The phrase "and the son" (Filioque in Latin) was first used in Toledo, Spain in 447 with the purpose of countering the Arian faith of the Visigothic nobility of Spain. The practice spread then to France, a stronghold of Arianism, where it was repudiated at a council held at Gentilly in 767. Emperor Charlemagne called for a council at Aachen in 809 at which Pope Leo III forbade the use of the Filioque clause and ordered that the Nicene creed be engraved on silver tablets so that his conclusion might not be overturned in the future.

The dispute over the Filioque clause was one of the reasons for the East-West Schism. The clause had been adopted in the west, although the Third Ecumenical Council (431) had prohibited to individuals the promulgation of any other creed. The manner of the clause's adoption was therefore controversial and in the 10th century Photius I, the Patriarch of Constantinople, used this clause in his conflict with the Pope. He accused the West of having fallen into heresy and thereby turned the Filioque clause into the doctrinal issue of contention between East and West.

In Rome, the Filioque clause first appeared in 1014 in the coronation liturgy of Emperor Henry II by Pope Benedict VIII and was officially added to the Latin creed in 1274 by the Second Council of Lyon, which effected a short-lived reunion between East and West.

Note that "Filioque" is not the only phrase in the Latin text that is not in the Greek of the Councils: "Deum de Deo" (God from God) is also not found in the Greek. The Armenian text has many more additions, specifying more precisely the belief of the Church.

Modern usage

To the majority of modern Christians, the Nicene Creed is regarded as the quintessential expression of Christian faith. In this traditional belief, all "proper" Christians affirm the Nicene Creed. The Nicene Creed is referred to by Roman Catholics and Orthodox as the "symbol of faith," and its recitation is often part of Christian worship services. In the Catholic Mass, it is also referred to as the "Profession of Faith."


Eastern Orthodoxy

Text used by the Orthodox Church in America[7]

I believe in one God the Father almighty, Maker of heaven and earth, and of all things visible and invisible.
And in one Lord Jesus Christ, the Son of God, the only-begotten, begotten of the Father before all ages, Light of Light, true God of true God, begotten, not made, of one essence with the Father, by whom all things were made.
Who for us men and for our salvation came down from heaven, and was incarnate of the Holy Spirit and the Virgin Mary, and became man; and was crucified also for us under Pontius Pilate, and suffered and was buried; and the third day He rose again according to the Scriptures; and ascended into heaven and sitteth at the right hand of the Father.
And He shall come again with glory to judge the living and the dead; of His kingdom there shall be no end.
And in the Holy Spirit, the Lord, the Giver of life, Who proceedeth from the Father, Who with the Father and the Son together is worshipped and glorified, Who spake by the prophets.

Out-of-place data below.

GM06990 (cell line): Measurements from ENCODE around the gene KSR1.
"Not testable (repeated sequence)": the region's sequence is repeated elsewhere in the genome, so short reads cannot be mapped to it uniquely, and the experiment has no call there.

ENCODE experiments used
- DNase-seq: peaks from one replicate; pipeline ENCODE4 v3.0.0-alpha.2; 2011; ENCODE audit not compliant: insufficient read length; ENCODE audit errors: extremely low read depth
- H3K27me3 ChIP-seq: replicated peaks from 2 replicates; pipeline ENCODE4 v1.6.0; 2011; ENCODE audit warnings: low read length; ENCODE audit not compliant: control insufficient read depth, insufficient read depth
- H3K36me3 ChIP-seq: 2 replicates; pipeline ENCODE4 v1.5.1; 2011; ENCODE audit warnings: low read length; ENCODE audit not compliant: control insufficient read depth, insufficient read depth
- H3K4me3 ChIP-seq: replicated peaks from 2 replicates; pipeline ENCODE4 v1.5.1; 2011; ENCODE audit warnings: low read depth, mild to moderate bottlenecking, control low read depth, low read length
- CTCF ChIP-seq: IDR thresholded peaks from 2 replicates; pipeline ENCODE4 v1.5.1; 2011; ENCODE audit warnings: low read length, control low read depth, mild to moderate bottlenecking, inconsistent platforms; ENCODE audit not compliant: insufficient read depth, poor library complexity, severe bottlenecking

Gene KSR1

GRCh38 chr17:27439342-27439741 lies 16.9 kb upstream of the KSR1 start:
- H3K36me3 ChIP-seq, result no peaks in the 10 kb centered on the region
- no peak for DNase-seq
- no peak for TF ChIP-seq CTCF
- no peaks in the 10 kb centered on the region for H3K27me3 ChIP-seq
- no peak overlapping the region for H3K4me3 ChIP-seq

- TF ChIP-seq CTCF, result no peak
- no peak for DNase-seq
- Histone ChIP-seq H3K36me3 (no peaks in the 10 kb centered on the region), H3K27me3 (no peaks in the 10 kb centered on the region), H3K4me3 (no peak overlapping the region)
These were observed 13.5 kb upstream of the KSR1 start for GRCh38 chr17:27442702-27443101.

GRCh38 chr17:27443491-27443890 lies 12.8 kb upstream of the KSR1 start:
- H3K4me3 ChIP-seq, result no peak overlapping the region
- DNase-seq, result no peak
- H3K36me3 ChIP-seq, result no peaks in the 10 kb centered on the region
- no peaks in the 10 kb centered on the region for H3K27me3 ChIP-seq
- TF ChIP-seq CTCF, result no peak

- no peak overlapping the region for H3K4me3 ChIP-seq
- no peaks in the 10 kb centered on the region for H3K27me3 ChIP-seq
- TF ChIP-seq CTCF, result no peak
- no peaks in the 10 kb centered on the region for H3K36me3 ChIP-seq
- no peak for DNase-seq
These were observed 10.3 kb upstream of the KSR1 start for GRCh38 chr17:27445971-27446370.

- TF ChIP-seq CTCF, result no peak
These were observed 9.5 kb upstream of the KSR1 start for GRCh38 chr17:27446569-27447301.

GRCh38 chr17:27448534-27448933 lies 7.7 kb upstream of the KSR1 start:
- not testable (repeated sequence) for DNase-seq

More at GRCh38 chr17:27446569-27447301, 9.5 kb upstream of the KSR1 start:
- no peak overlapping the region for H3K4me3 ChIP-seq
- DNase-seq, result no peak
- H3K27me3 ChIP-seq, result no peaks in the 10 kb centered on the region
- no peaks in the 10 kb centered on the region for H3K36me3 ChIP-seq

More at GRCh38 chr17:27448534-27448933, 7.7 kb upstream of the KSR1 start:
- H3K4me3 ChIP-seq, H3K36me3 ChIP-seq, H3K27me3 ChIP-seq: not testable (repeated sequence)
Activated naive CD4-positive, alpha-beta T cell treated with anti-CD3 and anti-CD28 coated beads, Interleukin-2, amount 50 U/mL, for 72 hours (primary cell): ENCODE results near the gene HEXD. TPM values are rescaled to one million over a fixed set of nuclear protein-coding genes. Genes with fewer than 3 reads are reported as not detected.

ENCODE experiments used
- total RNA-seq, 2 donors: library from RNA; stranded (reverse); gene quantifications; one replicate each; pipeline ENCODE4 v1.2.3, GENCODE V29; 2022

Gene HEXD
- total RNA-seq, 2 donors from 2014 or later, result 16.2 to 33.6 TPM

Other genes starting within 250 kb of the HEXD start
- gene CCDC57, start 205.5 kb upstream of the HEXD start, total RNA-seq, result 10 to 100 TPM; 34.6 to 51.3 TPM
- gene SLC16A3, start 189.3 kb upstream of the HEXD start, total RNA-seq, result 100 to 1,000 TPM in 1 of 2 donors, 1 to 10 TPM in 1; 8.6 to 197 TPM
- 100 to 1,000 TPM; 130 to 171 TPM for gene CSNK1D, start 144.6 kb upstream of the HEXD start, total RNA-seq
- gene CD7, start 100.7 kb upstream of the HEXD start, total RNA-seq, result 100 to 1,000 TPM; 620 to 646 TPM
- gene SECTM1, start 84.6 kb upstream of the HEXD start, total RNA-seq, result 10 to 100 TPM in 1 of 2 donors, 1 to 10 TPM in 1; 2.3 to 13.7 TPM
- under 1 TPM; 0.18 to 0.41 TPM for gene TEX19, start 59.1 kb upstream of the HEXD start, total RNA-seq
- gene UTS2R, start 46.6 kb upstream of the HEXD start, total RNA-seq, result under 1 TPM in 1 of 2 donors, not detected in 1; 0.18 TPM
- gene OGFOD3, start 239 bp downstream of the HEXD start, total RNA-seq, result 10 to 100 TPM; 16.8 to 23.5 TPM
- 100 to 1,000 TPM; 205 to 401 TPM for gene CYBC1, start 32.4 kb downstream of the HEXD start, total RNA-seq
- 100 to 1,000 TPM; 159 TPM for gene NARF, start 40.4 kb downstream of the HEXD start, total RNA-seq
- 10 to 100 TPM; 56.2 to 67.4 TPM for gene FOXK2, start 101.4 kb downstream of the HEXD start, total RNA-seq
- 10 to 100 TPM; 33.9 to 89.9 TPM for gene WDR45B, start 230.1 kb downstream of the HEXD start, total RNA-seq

In one Holy Catholic and Apostolic Church; I confess one baptism for the forgiveness of sins; I look for the resurrection of the dead, and the life of the age to come. Amen.

Text quoted by the Greek Orthodox Archdiocese of America:[8]

I believe in One God, Father Almighty, Maker of heaven and earth and of all things visible and invisible.
And in One Lord, Jesus Christ, the only-begotten Son of God, begotten of the Father before all ages.
Light of Light, true God of true God, begotten, not created, of one essence with the Father, through whom all things were made.
For us and for our salvation He came down from heaven and was incarnate by the Holy Spirit and the Virgin Mary and became Man.
He was crucified for us under Pontius Pilate, and He suffered and was buried.
On the third day He rose according to the Scriptures.
He ascended into heaven and is seated at the right hand of the Father.
He will come again with glory to judge the living and the dead. His kingdom will have no end.
And in the Holy Spirit, the Lord, Giver of Life, who proceeds from the Father, who together with the Father and the Son is worshipped and glorified, who spoke through the prophets.
In one, holy, catholic, and apostolic Church.
I acknowledge one baptism for the forgiveness of sins.
I expect the resurrection of the dead; and the life of the age to come.
Amen.


References

  1. cf. Philip Schaff's The Seven Ecumenical Councils - The Nicene Creed and Creeds of Christendom: § 8. The Nicene Creed
  2. cf. Schaff's Seven Ecumenical Councils: Second Ecumenical: The Holy Creed Which the 150 Holy Fathers Set Forth...
  3. Schaff's Creeds: Forma Recepta Ecclesiæ Orientalis. A.D. 381, Schaff's Creeds: Forma Recepta, Ecclesiæ Occidentalis
  4. Canon VII of the Council of Ephesus
  5. Excursus on the Words πίστιν επέραν
  6. Greek Orthodox Archdiocese of America: Liturgical Texts, Church of Greece: Chrysostom Liturgy
  7. Divine Liturgy of St. John Chrysostom
  8. Greek Orthodox Archdiocese of America: Teachings of the Orthodox Church


Bibliography

  • A E Burn, The Council of Nicaea (1925);
  • G Forell, Understanding the Nicene Creed (1965)
  • J.N.D. Kelly, Early Christian Creeds, (1982), ISBN 0-582-49219-X

External links